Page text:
February 1, 2006
No Way To Measure
Pajama-Wearing Job Creators
eliminating 25,000 jobs. Kodak is cutting 12,000. Kraft Foods is
slashing 8,000. Three companies, 45,000 jobs.
how much of a job-losing trend does this portend for the larger economy?
that’s a funny thing. The job report in December shows that the economy
created a disappointing 100,000 new jobs. Yes, that’s 100,000
more jobs than there were in November. Even as the biggest companies get
the biggest headlines with the most dramatic mass layoffs, the overall
economy is creating so many new jobs that we get cranky when we only
see 100,000 in a month.
bad month. In November, the economy created 305,000 jobs. There are only
7.5 million unemployed people in the entire work force. At this rate,
we’ll run out people to take all the jobs before George W. Bush leaves
the White House.
So why the
disparity between the headlines we keep seeing (“Very Big Corporation of
America Slashes 39,000 Jobs!”) and the actual trends borne out by the
statistics? Is it media bias? The dastardly press out to paint
all of American life as one big skinny dip in a lagoon of boiling acid?
that’s not really the story in this case. If there’s a media bias at
play here, it is more the bias in favor of covering big things. Big
companies. Big trends. Big launches. Big numbers. And there’s nothing
big about the people creating these new jobs. They’re guys in their
garages, designing custom software and teddy bears in edible underwear.
They’re shipping orders via UPS. They’re filing their taxes quarterly
and taking their own customer service calls. They’re creating their own
jobs, and maybe a job or two for some other people as well.
you read about them? Because by themselves, they’re not news. They’re
just guys in their garages. Some of them probably work in their pajamas,
and that wouldn’t look pretty on the business page. But they’re creating
jobs, and lots of them. And some of them are getting money for new
pajamas from the very same companies that are laying people off – maybe
even laying them off.
early 1990s, I was working as a business reporter and was assigned to do
a story about the shambles that had become the lives of various people
who lost their jobs in the big IBM downsizing of that period.
first few people I interviewed about their departure from Big Blue (see?
“big” again!) essentially told me, “We don’t care.” Why? Because, in
essence, they weren’t going anywhere. IBM had removed them from the
payroll and stopped paying their benefits, but had turned right around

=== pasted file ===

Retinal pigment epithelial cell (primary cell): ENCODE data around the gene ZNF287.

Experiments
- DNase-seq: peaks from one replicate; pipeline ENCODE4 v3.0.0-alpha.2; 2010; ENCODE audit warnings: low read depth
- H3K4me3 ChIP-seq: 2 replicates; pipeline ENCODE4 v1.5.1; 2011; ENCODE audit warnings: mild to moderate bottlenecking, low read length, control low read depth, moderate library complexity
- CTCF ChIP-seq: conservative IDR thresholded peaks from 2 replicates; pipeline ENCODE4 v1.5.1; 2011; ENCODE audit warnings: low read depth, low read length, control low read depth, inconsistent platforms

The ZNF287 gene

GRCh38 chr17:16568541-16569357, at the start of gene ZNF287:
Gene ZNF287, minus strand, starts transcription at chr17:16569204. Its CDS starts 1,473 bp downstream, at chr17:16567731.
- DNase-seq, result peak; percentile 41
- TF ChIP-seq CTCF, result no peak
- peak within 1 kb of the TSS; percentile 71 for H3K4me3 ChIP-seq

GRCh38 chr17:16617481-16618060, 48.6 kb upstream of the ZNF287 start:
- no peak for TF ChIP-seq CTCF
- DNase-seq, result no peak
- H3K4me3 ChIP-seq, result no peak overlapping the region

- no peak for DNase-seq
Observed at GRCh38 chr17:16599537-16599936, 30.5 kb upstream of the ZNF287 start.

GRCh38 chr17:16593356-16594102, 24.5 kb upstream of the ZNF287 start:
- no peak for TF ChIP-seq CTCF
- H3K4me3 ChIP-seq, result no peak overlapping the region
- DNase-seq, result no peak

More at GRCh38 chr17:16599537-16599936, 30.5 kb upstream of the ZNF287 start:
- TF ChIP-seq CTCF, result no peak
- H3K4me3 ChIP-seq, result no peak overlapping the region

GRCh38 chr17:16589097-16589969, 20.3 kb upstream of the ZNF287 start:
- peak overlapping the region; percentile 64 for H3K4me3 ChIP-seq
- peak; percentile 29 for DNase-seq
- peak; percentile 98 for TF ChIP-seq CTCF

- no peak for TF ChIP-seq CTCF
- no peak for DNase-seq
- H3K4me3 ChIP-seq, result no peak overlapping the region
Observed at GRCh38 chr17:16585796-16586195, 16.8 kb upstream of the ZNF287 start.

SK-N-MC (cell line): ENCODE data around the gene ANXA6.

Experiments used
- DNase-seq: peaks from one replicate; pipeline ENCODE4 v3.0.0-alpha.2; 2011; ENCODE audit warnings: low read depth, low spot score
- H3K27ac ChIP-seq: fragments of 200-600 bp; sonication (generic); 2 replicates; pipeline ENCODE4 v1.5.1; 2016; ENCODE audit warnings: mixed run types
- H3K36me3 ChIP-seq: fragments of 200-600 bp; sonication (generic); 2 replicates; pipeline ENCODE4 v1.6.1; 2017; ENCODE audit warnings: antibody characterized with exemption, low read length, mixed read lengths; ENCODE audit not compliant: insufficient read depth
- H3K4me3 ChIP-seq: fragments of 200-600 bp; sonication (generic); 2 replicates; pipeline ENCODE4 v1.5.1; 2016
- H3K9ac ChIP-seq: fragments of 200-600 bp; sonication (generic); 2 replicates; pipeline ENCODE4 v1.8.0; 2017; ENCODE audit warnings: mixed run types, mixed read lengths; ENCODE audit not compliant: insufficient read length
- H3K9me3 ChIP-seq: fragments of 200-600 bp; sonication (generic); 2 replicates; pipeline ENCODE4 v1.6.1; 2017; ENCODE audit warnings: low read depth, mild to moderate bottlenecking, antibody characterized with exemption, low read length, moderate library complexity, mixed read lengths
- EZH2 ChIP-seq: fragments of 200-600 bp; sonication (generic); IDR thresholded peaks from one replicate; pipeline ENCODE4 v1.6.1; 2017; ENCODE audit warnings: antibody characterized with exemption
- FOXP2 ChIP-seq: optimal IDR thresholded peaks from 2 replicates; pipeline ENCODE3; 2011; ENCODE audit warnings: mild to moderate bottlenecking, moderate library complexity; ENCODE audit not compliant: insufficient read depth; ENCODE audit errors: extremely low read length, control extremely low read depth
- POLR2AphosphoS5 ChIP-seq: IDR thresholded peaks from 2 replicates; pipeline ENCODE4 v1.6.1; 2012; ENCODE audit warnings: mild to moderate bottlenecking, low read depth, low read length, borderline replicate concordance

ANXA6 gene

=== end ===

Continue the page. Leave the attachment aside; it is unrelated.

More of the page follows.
and given them all consulting contracts. Pretty good contracts, too.
Enough that they could replace their salaries, cover their own health
insurance and still have time left over to service other clients.
really want these guys gone. It just wanted to decide anew every day
whether to give them money or not. And that was OK with the guys,
because they got to be their own bosses and still get plenty of money
Kodak and Kraft eliminate 45,000 jobs, that doesn’t mean they necessarily
plan to make fewer cars, cameras or chunks of Velveeta (although less of the
latter would not hurt anyone). It probably just means they want more
flexibility in how they will spend the resources that give them the
people that allow them to make the things.
can’t get any less flexible than must-pay-Bob-every-two-weeks-forever.
likelihood, the job creation picture is even more encouraging than the
labor statistics indicate. The Bureau of Labor Statistics only reports
on payrolls. But Peter the Pajama-wearing software designer isn’t on a
payroll. He invoices clients, collects fees and files quarterly. He’s
making a perfectly good living, but since he’s not on a payroll, the BLS
doesn’t count him.
layoffs by the massive companies are news, and they should be, but not
because they portend the end of the economic world. They are part of a
transition from an economy based on the big and secure to the small,
agile, risk-tolerant and pajama-modeling.
time you need help with something technical and you call customer
service, you may – without even knowing it – get the owner of the
company on the line. You probably don’t care to know, as long as he
takes care of you. As for what he’s wearing, you really don’t
want to know that. Just be glad he doesn’t have a web cam in that
© 2006 North Star
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